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Wednesday, December 1, 2010

Ikan Yang Bisa Berubah Ukuran Tubuhnya


Hewan dan manusia bisa bertambah bobot dan lebih gemuk dan mengurus tergantung asupan makanan yang dikonsumsi. Namun, apa yang terpikir di kepala Anda saat ada hewan yang tubuhnya memendek dan memanjang sesuai dengan musim. Ada lho ikan yang bisa berubah-ubah ukuran tubuhnya seperti itu.

Fenomena langka itu menjadi topik peneliti dari Finlandia dan Norwegia yang hasil penelitiannya dipublikasikan dalam jurnal Functional Ecology. Ini merupakan peneliti dari dua negara tersebut, juga merupakan fenomena pengecilan tubuh pertama yang ditemukan pada ikan.

Para peneliti mengungkapkan, pengecilan itu terjadi saat musim dingin. Mereka mendeskripsikan, pengecilan atau penyusutan ukuran tubuh ikan itu dipicu oleh sebuah kondisi yang dinamai over winter anorexia, saat di mana nafsu makan ikan tersebut menurun drastis kala musim dingin.

Untuk sampai pada kesimpulan tersebut, tim peneliti yang dipimpin  Ari Huusko dari Finnish Game and Fisheries Research Institute di Paltamo melakukan percobaan dengan kelompok salmonid, seperti ikan salmon dan trout. Para peneliti tersebut membuat kolam eksperimen yang telah didesain sedemikian rupa sehingga memiliki kondisi seperti musim dingin di wilayah subtropis.

"Kami dihadapkan pada fakta yang tak terduga dan belum pernah didokumentasikan sebelumnya. Ikan benar-benar mengecil dalam kondisi musim dingin. Salmon muda menunjukkan pengecilan ukuran tubuh yang signifikan, sebesar 10 persen dari panjang tubuhnya," kata para peneliti dalam publikasinya.

Peneliti belum mengetahui secara pasti mekanisme biologis yang menyebabkan pengecilan tubuh itu. Namun, peneliti menduga bahwa hal tersebut berkaitan dengan berkurangnya cairan, seperti gel, yang terdapat di tulang belakang yang memicu pengecilan ukuran tubuh.

sumber: KOMPAS.com


Fish shrink during harsh winters

In winter, young wild trout tend to shelter from energy demanding conditions

Fish can shrink during particularly harsh winters, according to researchers.

The scientists, based in Norway and Finland, discovered that juvenile brown trout reduced in length by as much as 1cm - a shrinkage of approximately 10%.

They say this could help the young fish to conserve energy when food is in short supply.

They describe, in the journal Functional Ecology, how the fishes' bodies "shortened".

This rare phenomenon has been seen before in some small mammals, including shrews, and in lizards.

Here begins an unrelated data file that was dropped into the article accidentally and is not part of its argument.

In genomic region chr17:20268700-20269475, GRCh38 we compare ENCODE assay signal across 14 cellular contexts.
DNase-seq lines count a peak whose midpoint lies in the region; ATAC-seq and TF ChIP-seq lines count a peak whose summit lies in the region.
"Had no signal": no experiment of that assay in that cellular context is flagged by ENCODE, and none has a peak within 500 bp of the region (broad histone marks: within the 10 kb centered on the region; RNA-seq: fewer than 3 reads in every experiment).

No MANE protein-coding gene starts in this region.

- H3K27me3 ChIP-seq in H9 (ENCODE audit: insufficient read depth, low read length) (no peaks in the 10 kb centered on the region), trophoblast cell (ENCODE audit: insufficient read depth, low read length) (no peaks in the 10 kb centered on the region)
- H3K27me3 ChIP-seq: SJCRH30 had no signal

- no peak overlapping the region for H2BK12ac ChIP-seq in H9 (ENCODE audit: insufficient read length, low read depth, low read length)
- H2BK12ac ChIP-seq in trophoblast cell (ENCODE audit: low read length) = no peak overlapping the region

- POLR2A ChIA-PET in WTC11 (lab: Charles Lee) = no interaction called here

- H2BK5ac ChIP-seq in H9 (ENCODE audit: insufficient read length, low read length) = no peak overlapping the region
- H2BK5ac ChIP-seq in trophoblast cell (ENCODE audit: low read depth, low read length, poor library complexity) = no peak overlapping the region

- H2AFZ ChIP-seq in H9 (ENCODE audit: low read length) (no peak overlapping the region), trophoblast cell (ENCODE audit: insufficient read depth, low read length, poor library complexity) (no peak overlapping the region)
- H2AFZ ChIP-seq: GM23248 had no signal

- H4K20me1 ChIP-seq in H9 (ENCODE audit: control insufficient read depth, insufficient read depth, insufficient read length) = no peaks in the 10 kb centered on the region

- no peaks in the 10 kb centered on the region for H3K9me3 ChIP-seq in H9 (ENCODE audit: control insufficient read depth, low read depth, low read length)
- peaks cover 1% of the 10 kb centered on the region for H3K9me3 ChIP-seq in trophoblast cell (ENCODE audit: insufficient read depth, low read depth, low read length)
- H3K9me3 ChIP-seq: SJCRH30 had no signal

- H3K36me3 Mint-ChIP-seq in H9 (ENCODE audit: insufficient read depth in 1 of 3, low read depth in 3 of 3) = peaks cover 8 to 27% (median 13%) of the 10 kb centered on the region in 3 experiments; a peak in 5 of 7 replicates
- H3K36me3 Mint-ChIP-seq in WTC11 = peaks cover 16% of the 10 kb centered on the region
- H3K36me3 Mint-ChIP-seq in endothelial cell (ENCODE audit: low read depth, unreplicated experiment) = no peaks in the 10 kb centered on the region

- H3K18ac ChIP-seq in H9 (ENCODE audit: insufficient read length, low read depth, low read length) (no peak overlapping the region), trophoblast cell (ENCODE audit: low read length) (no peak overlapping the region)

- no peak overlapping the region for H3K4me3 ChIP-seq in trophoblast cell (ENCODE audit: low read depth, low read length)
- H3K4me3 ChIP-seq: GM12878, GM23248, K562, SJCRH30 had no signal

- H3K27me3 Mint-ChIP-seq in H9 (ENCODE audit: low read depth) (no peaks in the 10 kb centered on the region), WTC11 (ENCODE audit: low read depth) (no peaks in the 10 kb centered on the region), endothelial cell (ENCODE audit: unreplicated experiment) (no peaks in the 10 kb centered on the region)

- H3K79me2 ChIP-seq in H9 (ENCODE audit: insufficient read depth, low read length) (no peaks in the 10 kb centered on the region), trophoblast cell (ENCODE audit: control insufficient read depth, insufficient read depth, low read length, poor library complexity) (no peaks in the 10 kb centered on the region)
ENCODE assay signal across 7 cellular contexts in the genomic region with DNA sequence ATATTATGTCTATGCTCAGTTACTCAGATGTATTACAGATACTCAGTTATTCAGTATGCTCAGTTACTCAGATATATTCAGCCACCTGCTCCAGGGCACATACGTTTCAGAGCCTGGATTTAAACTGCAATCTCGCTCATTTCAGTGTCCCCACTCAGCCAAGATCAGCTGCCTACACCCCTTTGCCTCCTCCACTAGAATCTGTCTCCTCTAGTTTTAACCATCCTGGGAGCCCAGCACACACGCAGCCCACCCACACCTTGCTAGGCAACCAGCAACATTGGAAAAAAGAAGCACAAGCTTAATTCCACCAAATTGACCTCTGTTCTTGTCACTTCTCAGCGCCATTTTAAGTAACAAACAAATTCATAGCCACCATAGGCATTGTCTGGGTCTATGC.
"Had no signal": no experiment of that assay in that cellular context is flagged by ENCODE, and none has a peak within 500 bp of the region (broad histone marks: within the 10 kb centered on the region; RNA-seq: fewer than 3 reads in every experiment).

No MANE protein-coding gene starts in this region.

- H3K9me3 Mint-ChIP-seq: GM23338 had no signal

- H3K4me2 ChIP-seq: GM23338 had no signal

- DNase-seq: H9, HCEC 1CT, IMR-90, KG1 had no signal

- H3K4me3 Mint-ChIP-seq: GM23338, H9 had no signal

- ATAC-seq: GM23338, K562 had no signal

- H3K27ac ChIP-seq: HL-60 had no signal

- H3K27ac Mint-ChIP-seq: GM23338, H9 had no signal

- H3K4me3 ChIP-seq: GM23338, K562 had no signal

The most dramatic example is the marine iguana. This cold-blooded (or ectothermic) reptile lives in the Galapagos archipelago.

It has been found to shrink as much as 20% of its body length over the years of El Nino events when food availability dramatically decreases due to considerable temperature increase.

But this is the first study to show that fish can shrink.

The scientists described the condition that leads to this shrinkage as "over-winter anorexia" - whereby their appetite decreases dramatically over the autumn "transition period".

The team, led by Ari Huusko from the Finnish Game and Fisheries Research Institute in Paltamo used hatchery-raised salmonids - a group of ray-finned fish that includes salmon and trout.

They created experimental pools in which to study them.

To simulate the conditions of a cold winter, the water temperature and current were controlled and a covering was added to mimic ice coverage.

"We were faced with unexpected and previously undocumented observations... indicating that fish do shrink in harsh winter conditions," the researchers wrote.

"Young salmonids showed significant shrinking of individual body length, up to 10% of the body length, over the course of winter."

Shrinking mystery

The scientists do not yet know exactly what causes the shrinkage.

But they think that, like in shrews, it could be caused by a reduction in the volume of a jelly-like substance within vertebral discs of the creatures' spinal columns.

"This leads to flattening of these formations and thus into the shortening of the spinal column, and hence body length," the scientists explained in the Functional Ecology paper.

Dr Huusko told BBC News: "The apparent triggers for shrinkage were food and feeding stress in connection with environmental conditions generally poor for growth and survival.

"[This] raises several further questions about what kind of consequences shrinkage can have."

source: BBC


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